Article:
MONTAGUE — Former workers from Mariner Seafoods are expected to have few problems finding employment elsewhere, a job fair confirmed here Friday.
“I’ve got my name in everywhere and hope
something happens,” said affected worker Wade Fraser, who spent three years working at the Brudenell-based fish plant that boasted a payroll of more than $1 illion in the local economy.
The plant won’t be processing this year.
However, Fraser shouldn’t have too much of a problem, according to Skills P.E.I. personnel who hosted the job fair at the local Wellness Centre.
Three fish plants and an Aqua Farm operation all had representatives here looking for workers as about 50 people filtered through looking for a job.
“I’m really hopeful that we’ll see the demand exceed the supply of workers,” said Blair Aitken of Skills P.E.I.
“There is a real demand for workers and I don’t think we’ll see many former employees not find work.”
Fisheries Minister Ron MacKinley was on site at the job fair along with Innovation Minister Allen Roach.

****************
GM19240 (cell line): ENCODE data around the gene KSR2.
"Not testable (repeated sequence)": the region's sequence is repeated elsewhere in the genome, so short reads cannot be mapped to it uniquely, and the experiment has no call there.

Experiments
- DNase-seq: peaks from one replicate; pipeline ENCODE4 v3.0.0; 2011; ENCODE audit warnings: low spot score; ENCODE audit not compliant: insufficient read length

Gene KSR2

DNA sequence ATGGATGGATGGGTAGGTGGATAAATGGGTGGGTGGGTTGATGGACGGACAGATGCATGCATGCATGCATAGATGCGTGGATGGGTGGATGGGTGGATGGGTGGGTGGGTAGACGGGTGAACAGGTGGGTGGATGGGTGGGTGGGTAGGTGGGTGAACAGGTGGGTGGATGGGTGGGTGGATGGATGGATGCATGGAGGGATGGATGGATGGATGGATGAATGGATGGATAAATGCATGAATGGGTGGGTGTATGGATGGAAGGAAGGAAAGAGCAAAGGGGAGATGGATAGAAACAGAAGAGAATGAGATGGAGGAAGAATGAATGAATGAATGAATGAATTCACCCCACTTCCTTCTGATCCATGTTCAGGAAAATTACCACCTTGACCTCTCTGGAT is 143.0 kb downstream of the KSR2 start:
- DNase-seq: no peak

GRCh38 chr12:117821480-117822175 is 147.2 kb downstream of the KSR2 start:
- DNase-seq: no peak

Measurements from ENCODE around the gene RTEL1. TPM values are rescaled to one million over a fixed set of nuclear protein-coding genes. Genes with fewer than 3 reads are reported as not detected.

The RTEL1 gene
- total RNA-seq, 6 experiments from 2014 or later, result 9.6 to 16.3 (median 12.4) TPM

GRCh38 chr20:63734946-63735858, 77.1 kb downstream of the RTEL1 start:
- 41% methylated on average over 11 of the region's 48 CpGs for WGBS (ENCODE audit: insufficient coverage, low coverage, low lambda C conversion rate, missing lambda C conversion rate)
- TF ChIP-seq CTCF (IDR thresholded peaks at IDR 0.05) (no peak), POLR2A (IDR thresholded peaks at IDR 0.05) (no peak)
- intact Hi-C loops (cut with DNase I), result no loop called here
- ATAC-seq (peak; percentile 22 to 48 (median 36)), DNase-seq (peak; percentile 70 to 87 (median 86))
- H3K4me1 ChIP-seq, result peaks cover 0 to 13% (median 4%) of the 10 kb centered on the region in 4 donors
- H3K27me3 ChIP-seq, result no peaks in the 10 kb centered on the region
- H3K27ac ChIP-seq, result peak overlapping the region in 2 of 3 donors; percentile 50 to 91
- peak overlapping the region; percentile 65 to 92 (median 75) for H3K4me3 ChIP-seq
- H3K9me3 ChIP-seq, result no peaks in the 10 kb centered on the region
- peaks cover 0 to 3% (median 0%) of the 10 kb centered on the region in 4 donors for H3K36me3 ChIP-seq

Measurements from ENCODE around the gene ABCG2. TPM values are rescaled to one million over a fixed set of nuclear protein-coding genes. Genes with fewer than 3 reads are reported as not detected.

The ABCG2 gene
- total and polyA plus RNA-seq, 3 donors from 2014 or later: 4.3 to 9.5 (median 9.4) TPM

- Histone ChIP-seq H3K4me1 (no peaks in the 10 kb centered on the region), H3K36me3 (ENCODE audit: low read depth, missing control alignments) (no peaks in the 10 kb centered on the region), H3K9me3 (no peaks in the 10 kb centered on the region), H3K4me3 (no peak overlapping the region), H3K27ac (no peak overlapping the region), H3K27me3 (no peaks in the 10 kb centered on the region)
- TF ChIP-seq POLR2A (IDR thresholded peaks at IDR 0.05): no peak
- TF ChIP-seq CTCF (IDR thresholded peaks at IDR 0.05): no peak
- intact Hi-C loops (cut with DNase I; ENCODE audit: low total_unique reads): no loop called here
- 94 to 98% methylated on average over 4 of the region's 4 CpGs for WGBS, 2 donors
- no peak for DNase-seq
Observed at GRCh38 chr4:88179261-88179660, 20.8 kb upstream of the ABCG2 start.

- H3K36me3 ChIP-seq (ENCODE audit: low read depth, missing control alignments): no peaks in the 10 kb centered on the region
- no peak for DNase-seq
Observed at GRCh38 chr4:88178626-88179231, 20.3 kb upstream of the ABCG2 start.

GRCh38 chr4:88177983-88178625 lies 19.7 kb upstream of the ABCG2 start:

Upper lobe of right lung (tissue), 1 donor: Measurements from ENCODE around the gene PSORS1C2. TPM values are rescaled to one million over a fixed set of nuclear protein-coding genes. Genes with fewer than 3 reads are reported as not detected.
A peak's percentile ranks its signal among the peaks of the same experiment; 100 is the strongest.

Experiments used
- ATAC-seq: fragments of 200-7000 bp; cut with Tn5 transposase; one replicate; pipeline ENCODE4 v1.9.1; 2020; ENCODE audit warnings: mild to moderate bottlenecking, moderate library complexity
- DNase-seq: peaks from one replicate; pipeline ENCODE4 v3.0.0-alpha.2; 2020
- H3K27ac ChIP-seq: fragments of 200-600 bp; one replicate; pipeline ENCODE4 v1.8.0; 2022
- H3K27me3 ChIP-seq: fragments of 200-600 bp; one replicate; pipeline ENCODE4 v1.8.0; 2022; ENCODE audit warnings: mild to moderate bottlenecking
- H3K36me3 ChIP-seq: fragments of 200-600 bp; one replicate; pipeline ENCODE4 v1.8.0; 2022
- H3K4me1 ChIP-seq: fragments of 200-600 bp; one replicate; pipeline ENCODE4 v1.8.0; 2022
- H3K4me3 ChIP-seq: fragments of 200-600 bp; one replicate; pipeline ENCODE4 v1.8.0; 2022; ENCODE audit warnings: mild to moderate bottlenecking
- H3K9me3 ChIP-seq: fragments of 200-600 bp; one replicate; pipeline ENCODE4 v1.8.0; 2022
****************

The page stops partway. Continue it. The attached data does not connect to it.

“We had one plant already hire 30 workers before we even opened the job fair,’’ said Roach.
“People might have to travel a bit further, but things look very good.”
Plants like Beach Point and Seafood 2000 in Georgetown were at the fair looking for workers along with the North Lake operation that confirmed it would open this year under new Asian connection owners. Mariner Seafoods employed about 100 people.
“The employees of Mariner all lived in this region and if they all get hired, it means that payroll remains in the region and that’s a good thing,” said the minister.
The lobster fishing season will be in full swing in two weeks.